Animals most at risk for coronavirus include reindeer and dolphins, according to study

The novel coronavirus is believed to originate in bats, according to experts, leading the authors of a recent study to look at what other members of the animal kingdom may be at risk for getting infected by SARS-CoV-2 and potentially spreading the virus.

“We identified a large number of mammals that can potentially be infected by SARS-CoV-2 via their ACE2 proteins. This can assist the identification of intermediate hosts for SARS-CoV-2 and hence reduce the opportunity for a future outbreak of COVID-19,” the researchers stated in the study.


The report published this week in the peer-reviewed journal Proceedings of the National Academy of Sciences of the United States of America (PNAS) said a team of researchers studied over 400 primates, looking at the ACE2 protein, which multiple studies have identified as the entry point for the SARS-CoV-2 virus to enter the body.

The team from the University of California, Davis analyzed and predicted the ability of the novel coronavirus to bind to the animals’ ACE2 receptors in the 410 vertebrate species including 252 mammals, 72 birds, 65 fish, four amphibians and 17 reptiles, according to the study.

Reindeer are among some of the animals found to be in the high-risk group of getting infected by COVID-19, according to a new study. (iStock)

“Only mammals fell into the medium to very high categories and only catarrhine primates into the very high category, suggesting that they are at high risk for SARS-CoV-2 infection,” the study authors said in the published report. Catarrhine primates typically include orangutans, gorillas and chimpanzees.

Some of the animals found to be in the high-risk group included reindeer, white-tailed deer, Pacific white dolphins, beluga whales, chimpanzees, Western lowland gorillas and Rhesus macaques.

Cats, goats, sheep and cattle, meanwhile, were found to be the medium-risk group that included 57 species, while dogs, horses and pigs were among the 40 species considered to be in the low-risk category, according to the study.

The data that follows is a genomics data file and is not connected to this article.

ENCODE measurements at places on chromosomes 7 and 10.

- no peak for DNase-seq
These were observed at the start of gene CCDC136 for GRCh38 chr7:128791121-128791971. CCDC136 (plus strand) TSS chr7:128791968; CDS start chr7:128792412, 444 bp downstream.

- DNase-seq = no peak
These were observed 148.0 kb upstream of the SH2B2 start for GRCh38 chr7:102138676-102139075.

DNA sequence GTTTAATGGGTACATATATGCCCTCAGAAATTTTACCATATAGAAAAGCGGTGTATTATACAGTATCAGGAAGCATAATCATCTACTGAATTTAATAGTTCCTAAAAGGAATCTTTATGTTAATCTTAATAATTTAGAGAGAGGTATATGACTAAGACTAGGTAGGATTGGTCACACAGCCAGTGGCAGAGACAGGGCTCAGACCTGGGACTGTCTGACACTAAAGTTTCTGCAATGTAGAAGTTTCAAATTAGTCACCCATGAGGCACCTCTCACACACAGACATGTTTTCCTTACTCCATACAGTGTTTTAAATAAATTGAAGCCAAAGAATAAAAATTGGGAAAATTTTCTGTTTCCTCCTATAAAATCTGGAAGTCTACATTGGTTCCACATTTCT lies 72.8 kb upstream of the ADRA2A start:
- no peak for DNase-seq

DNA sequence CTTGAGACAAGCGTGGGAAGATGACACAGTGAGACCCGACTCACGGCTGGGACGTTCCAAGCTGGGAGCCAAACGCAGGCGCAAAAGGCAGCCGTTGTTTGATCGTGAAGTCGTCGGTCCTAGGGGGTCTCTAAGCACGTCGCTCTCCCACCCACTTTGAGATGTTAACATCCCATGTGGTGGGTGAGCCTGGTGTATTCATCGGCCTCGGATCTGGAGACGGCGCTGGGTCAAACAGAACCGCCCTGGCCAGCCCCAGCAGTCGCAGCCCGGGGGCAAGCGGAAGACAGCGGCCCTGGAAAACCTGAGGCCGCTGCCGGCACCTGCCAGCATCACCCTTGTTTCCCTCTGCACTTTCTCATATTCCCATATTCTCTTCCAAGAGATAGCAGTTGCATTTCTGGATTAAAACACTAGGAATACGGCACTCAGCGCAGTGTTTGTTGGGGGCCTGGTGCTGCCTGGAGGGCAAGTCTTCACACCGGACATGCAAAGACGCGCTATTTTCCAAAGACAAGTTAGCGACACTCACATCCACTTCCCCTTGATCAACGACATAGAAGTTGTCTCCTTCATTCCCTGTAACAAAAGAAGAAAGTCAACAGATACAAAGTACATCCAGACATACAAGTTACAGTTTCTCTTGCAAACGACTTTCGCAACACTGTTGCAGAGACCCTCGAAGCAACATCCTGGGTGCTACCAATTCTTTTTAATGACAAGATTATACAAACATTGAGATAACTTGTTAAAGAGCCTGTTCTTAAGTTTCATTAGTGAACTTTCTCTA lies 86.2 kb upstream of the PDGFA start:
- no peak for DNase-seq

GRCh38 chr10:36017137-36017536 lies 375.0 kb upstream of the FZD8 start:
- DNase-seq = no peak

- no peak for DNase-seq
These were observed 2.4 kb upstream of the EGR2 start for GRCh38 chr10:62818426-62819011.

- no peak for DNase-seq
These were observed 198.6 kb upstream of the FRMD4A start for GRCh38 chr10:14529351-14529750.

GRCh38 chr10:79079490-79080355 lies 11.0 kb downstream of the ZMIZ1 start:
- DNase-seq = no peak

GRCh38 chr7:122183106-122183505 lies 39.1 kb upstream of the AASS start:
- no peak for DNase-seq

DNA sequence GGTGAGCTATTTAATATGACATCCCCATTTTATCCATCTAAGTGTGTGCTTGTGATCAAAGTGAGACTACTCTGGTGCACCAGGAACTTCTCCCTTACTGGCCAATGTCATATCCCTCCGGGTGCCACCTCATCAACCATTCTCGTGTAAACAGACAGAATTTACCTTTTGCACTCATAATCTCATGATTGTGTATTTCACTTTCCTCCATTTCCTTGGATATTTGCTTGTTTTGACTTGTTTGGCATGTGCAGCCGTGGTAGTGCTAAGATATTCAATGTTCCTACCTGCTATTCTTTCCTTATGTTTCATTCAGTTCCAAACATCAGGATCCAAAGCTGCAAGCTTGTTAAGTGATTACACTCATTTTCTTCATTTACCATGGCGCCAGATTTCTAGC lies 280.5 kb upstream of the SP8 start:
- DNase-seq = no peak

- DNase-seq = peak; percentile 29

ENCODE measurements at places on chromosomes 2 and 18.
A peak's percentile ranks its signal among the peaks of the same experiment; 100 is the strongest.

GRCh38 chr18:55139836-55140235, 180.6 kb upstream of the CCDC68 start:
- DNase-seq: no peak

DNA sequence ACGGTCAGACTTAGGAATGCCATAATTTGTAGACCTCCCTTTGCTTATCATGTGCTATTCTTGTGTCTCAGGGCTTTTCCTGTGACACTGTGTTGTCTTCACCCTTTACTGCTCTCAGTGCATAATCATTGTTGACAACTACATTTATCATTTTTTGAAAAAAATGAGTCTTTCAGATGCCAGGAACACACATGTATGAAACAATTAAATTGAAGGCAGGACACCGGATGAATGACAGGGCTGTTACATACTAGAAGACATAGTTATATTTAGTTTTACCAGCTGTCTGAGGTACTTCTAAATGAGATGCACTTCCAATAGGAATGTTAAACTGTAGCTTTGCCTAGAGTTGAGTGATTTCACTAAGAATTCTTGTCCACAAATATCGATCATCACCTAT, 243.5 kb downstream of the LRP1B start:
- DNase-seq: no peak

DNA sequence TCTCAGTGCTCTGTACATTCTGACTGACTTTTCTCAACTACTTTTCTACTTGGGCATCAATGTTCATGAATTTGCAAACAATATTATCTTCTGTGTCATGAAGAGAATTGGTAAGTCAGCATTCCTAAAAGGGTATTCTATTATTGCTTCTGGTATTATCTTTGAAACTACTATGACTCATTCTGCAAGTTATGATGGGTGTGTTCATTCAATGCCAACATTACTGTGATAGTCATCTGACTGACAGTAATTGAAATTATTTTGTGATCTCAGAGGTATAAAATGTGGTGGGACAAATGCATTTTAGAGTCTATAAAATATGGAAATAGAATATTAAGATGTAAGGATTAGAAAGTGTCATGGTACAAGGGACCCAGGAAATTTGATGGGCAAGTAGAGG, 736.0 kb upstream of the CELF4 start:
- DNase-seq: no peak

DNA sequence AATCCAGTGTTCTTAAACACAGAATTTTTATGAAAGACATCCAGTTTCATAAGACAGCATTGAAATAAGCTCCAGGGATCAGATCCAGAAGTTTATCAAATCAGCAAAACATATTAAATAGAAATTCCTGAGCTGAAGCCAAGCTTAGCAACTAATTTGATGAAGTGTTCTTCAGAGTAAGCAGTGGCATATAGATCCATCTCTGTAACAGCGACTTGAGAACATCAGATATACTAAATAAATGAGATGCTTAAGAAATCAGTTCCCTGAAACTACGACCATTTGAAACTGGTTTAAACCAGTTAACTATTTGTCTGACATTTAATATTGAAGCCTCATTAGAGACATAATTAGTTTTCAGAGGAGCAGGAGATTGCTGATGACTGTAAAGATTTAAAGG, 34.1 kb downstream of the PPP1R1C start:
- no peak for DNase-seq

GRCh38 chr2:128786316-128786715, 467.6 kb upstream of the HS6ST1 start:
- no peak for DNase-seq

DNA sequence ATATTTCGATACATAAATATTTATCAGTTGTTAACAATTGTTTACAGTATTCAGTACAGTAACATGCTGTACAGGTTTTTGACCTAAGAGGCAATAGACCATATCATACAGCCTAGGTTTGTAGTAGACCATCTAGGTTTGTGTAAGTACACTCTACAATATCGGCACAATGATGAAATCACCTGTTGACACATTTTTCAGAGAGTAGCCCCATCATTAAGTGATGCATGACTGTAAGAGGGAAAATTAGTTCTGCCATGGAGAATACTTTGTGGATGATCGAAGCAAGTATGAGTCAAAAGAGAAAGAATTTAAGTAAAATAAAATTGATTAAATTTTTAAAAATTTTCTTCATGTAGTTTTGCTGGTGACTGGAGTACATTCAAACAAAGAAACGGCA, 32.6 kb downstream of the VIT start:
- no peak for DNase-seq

The researchers stated the novel coronavirus poses another potential threat to some already threatened populations of species.

“Among the species, we found with the highest risk for SARS-CoV-2 infection are wildlife and endangered species,” the researchers wrote.

The study authors cautioned not to over-interpret the predictions in the study given the limited data for infections in the animals studied. They did state the study provides a foundation for future research, noting their results “if confirmed by additional experimental data, may lead to the identification of intermediate host species for SARS-CoV-2, guide the selection of animal models of COVID-19, and assist the conservation of animals both in native habitats and in human care.”


According to the Centers for Disease Control and Prevention (CDC), cats, dogs and other animals can be infected with the novel coronavirus.

“Most of these pets became sick after contact with people with COVID-19,” the federal agency states.

Earlier on in the pandemic, several big cats at a zoo in New York tested positive for the virus, per the CDC. More recently, a mink farm was found to be infected with SARS-CoV-2.

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